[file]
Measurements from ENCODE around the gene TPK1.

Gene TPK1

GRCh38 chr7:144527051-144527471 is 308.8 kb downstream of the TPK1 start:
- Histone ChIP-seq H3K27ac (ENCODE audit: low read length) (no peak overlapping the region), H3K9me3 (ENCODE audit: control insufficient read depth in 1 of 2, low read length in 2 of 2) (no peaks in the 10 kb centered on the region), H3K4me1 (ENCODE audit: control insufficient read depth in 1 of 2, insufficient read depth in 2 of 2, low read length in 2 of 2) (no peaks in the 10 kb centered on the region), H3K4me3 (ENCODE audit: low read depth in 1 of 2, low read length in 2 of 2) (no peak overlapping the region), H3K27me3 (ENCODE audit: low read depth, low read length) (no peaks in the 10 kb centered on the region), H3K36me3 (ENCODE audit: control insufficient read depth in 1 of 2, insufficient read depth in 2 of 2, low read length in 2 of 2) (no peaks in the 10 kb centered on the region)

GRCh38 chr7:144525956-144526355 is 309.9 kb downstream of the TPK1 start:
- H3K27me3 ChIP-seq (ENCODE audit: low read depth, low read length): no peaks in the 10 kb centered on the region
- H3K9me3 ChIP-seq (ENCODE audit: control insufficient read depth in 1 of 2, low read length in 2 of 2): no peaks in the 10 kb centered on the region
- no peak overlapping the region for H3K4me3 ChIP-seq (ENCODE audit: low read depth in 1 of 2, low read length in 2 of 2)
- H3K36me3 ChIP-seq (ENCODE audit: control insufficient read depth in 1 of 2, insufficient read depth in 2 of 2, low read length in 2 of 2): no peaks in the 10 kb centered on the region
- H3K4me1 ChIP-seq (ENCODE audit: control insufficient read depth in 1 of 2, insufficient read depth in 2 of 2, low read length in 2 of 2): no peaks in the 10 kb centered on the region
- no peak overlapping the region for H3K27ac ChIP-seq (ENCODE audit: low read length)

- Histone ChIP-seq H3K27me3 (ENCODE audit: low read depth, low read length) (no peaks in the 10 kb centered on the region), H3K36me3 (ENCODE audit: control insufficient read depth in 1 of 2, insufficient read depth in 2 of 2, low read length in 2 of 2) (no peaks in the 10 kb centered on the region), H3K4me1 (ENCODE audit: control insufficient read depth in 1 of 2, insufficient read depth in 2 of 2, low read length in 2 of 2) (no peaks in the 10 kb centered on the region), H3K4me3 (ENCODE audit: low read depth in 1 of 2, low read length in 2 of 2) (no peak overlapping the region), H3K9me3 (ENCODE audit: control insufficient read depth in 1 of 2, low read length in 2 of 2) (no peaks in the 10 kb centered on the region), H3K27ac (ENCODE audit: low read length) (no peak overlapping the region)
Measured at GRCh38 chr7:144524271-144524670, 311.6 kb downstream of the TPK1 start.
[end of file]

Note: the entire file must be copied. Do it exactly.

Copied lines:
Measurements from ENCODE around the gene TPK1.

Gene TPK1

GRCh38 chr7:144527051-144527471 is 308.8 kb downstream of the TPK1 start:
- Histone ChIP-seq H3K27ac (ENCODE audit: low read length) (no peak overlapping the region), H3K9me3 (ENCODE audit: control insufficient read depth in 1 of 2, low read length in 2 of 2) (no peaks in the 10 kb centered on the region), H3K4me1 (ENCODE audit: control insufficient read depth in 1 of 2, insufficient read depth in 2 of 2, low read length in 2 of 2) (no peaks in the 10 kb centered on the region), H3K4me3 (ENCODE audit: low read depth in 1 of 2, low read length in 2 of 2) (no peak overlapping the region), H3K27me3 (ENCODE audit: low read depth, low read length) (no peaks in the 10 kb centered on the region), H3K36me3 (ENCODE audit: control insufficient read depth in 1 of 2, insufficient read depth in 2 of 2, low read length in 2 of 2) (no peaks in the 10 kb centered on the region)

GRCh38 chr7:144525956-144526355 is 309.9 kb downstream of the TPK1 start:
- H3K27me3 ChIP-seq (ENCODE audit: low read depth, low read length): no peaks in the 10 kb centered on the region
- H3K9me3 ChIP-seq (ENCODE audit: control insufficient read depth in 1 of 2, low read length in 2 of 2): no peaks in the 10 kb centered on the region
- no peak overlapping the region for H3K4me3 ChIP-seq (ENCODE audit: low read depth in 1 of 2, low read length in 2 of 2)
- H3K36me3 ChIP-seq (ENCODE audit: control insufficient read depth in 1 of 2, insufficient read depth in 2 of 2, low read length in 2 of 2): no peaks in the 10 kb centered on the region
- H3K4me1 ChIP-seq (ENCODE audit: control insufficient read depth in 1 of 2, insufficient read depth in 2 of 2, low read length in 2 of 2): no peaks in the 10 kb centered on the region
- no peak overlapping the region for H3K27ac ChIP-seq (ENCODE audit: low read length)

- Histone ChIP-seq H3K27me3 (ENCODE audit: low read depth, low read length) (no peaks in the 10 kb centered on the region), H3K36me3 (ENCODE audit: control insufficient read depth in 1 of 2, insufficient read depth in 2 of 2, low read length in 2 of 2) (no peaks in the 10 kb centered on the region), H3K4me1 (ENCODE audit: control insufficient read depth in 1 of 2, insufficient read depth in 2 of 2, low read length in 2 of 2) (no peaks in the 10 kb centered on the region), H3K4me3 (ENCODE audit: low read depth in 1 of 2, low read length in 2 of 2) (no peak overlapping the region), H3K9me3 (ENCODE audit: control insufficient read depth in 1 of 2, low read length in 2 of 2) (no peaks in the 10 kb centered on the region), H3K27ac (ENCODE audit: low read length) (no peak overlapping the region)
Measured at GRCh38 chr7:144524271-144524670, 311.6 kb downstream of the TPK1 start.